Why Evolution is Not True Post #1 of 10: Describing Evolution

In the very beginning of his book The Edge of Evolution Michael Behe states that evolution is a combination of three separate ideas, namely: random mutation, natural selection, and common descent.  I intend to begin by discussing the first two of these three ideas because they explain the “how” of evolution.  During these first few posts I will discuss how evolution is supposed to work and why it utterly fails. Later on I will focus more on the evidence related to the question of common descent such as the fossil records, the human genome, and homologous structures.  This evidence too will show that Darwinian evolution is not responsible for the development of modern species out of lower life forms.

            The mechanism for evolution is random mutation acted on by natural selection.  It is essential that one understand that both of these ingredients are necessary for evolution to occur.  Natural selection by itself is not evolution.  This is something that Charles Darwin missed when he wrote The Origin of Species. He can be forgiven for this mainly because very little was known about genetics at that time. Darwin’s focus on natural selection as the cause of biological variety left a lot of questions unanswered, but he had to begin somewhere, so he started with what he could observe in nature. Many of his conclusions about natural selection which seem extremely obvious and self-evident today were not studied much or acknowledged before he came along. There is no doubt that he must be credited for asking and even answering some very important questions that had been largely ignored before his time.

            But today, given the amazing advances of the study of genetics, natural selection should not be taught as “evolution” without an accompanying reference to random mutation. Natural selection teaches that nature will “choose” an organism for survival if it is better equipped to survive than its competition. Natural selection does not tell us where and how the different species obtained the genetic code that preserves their natural traits; it simply explains why some traits survived and others did not.  We now know that all organisms are given DNA from their parents which is how traits are passed down through generations. In order to even begin to discuss the question of origins we must include the changes made in this genetic code over time. These changes are called mutations, and they appear to be random occurrences. These changes by themselves only produce chaos.  Evolutionary theory, therefore, relies on natural selection to act as a guiding force for weeding out the “good” mutations from the bad.  It provides the “design” for their model.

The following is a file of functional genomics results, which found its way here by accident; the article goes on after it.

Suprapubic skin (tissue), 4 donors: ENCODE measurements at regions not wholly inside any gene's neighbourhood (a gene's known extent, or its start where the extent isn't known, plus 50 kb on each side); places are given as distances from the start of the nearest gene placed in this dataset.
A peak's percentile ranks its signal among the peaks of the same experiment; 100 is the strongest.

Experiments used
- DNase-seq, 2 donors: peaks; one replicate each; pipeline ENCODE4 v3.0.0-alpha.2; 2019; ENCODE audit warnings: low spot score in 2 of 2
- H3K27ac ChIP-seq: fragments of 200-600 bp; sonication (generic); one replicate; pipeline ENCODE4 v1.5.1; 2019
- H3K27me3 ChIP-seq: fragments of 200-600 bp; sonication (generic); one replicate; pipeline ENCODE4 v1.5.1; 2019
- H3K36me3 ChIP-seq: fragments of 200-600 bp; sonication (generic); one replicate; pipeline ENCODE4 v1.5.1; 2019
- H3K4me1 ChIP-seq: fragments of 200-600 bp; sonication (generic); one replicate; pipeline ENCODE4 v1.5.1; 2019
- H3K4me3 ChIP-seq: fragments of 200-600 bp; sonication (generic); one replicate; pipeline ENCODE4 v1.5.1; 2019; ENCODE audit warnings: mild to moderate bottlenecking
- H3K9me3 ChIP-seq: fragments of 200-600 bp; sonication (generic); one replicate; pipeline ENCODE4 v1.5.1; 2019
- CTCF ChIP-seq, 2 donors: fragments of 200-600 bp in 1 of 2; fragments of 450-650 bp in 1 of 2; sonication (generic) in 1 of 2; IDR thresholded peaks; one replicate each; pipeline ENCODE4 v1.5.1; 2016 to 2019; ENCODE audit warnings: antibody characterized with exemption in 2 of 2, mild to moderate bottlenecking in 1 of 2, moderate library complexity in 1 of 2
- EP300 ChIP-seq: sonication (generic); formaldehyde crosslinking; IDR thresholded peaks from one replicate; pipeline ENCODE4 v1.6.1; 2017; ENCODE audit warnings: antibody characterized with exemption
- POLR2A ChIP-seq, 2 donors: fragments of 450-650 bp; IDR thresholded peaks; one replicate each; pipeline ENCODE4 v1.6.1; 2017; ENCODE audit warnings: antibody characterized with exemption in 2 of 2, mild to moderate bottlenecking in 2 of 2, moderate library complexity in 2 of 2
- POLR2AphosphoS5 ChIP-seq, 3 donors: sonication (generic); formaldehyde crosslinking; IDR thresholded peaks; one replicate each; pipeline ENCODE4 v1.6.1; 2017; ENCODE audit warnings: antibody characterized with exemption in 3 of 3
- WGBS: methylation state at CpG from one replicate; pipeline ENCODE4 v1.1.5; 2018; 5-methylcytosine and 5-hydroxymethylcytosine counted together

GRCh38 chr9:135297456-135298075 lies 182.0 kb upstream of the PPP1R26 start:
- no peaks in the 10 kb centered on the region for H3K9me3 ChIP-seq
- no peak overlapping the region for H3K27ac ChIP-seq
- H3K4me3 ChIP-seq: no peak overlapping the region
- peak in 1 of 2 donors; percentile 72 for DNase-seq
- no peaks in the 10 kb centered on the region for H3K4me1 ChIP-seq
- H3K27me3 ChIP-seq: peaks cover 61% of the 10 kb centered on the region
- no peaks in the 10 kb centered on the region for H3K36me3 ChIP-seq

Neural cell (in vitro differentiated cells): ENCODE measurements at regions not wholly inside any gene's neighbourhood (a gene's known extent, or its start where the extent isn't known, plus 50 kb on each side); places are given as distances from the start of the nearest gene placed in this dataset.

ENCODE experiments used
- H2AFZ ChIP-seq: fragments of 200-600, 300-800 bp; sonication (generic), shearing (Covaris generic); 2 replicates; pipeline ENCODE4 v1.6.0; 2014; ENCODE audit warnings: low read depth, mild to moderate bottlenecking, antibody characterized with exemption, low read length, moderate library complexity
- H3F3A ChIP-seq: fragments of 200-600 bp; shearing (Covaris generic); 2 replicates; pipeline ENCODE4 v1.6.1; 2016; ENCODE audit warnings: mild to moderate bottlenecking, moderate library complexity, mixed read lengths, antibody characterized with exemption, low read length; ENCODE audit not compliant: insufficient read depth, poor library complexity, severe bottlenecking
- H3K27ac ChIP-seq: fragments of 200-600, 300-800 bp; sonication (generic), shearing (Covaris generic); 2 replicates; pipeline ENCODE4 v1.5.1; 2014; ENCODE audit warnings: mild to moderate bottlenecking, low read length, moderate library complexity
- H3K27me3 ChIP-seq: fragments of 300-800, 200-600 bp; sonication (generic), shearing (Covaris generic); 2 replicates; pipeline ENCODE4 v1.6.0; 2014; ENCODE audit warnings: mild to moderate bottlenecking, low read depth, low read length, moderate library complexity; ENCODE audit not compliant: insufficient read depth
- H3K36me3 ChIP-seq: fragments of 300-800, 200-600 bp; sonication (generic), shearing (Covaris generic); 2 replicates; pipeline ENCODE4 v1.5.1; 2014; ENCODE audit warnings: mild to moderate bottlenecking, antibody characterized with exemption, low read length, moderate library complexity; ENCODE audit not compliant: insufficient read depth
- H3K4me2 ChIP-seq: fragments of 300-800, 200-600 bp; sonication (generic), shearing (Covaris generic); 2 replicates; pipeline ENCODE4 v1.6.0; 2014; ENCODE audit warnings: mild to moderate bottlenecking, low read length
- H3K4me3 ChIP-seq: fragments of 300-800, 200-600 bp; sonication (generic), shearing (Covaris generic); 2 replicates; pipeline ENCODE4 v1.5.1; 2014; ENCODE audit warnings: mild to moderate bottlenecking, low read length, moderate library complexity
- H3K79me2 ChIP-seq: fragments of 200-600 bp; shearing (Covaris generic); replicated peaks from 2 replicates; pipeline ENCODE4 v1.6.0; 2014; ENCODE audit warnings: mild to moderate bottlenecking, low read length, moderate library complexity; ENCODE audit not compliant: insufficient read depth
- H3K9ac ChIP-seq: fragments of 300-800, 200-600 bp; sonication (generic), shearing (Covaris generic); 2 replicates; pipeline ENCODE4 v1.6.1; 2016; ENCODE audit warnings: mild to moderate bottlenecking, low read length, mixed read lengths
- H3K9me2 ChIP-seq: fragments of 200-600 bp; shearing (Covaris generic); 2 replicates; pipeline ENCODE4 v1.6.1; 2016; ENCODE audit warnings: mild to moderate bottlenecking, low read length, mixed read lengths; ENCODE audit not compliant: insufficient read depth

A classic illustration of natural selection is found in the gypsy moth, an insect that lives in England. It is particularly known for having two distinct variations: one that is light colored and another that is dark. Hundreds of years ago the light-colored version was the predominantly observed variation of the two, but then the species experienced a drastic change in its environment as a result of the industrial revolution.  Suddenly the white variation of the moth disappeared from industrialized areas and was replaced by the black variation. The smoke and soot from the factories polluted the environment and stained the trees black. As a result white moths became more conspicuous when perched on tree limbs and were quickly captured and eaten by birds, whereas the black moths were better camouflaged. Now able to hide better and survive in greater numbers, the black moths took over areas that were previously white moth territory.  Thus the black moths were “natural selected” and managed to survive in greater numbers in locations where previously they could not.

            The example above tells us a lot about natural selection, but nothing about whether or not these varieties were produced by “evolution.” The genetic differences were already present in the moths at the time of selection, but we do not know how they came to be there, whether the DNA coding for the dark moth mutated from the gene coding for the light colored moth, or vice versa, or developed independently.  If it can be proven that these genes were caused directly by a series of mutations from something else (not just slightly altered, but created from a gene with a completely different function or manifestation), then this is an example of evolution. If they were created directly by God, obviously it is not. The debate about origins hinges on this question: where did the code come from?

            At this juncture I consider it important to point out that the debate here is not about whether or not evolution happens: we know that it does. Evolution happens every time that an organism mutates and natural selection allows the new genotype to survive. The question is whether or not evolution happens frequently or rarely, and whether or not it can explain how life developed into its current complexity from some common ancestor. My thesis is that it cannot: random mutation guided by natural selection is inherently too weak a tool to even begin to foot the bill.  Real world examples that we see of evolution illustrate its utter inability to account for most features of biological diversity and complexity. I will begin to demonstrate this in my next post where I will talk specifically about a case of known evolution in humans.


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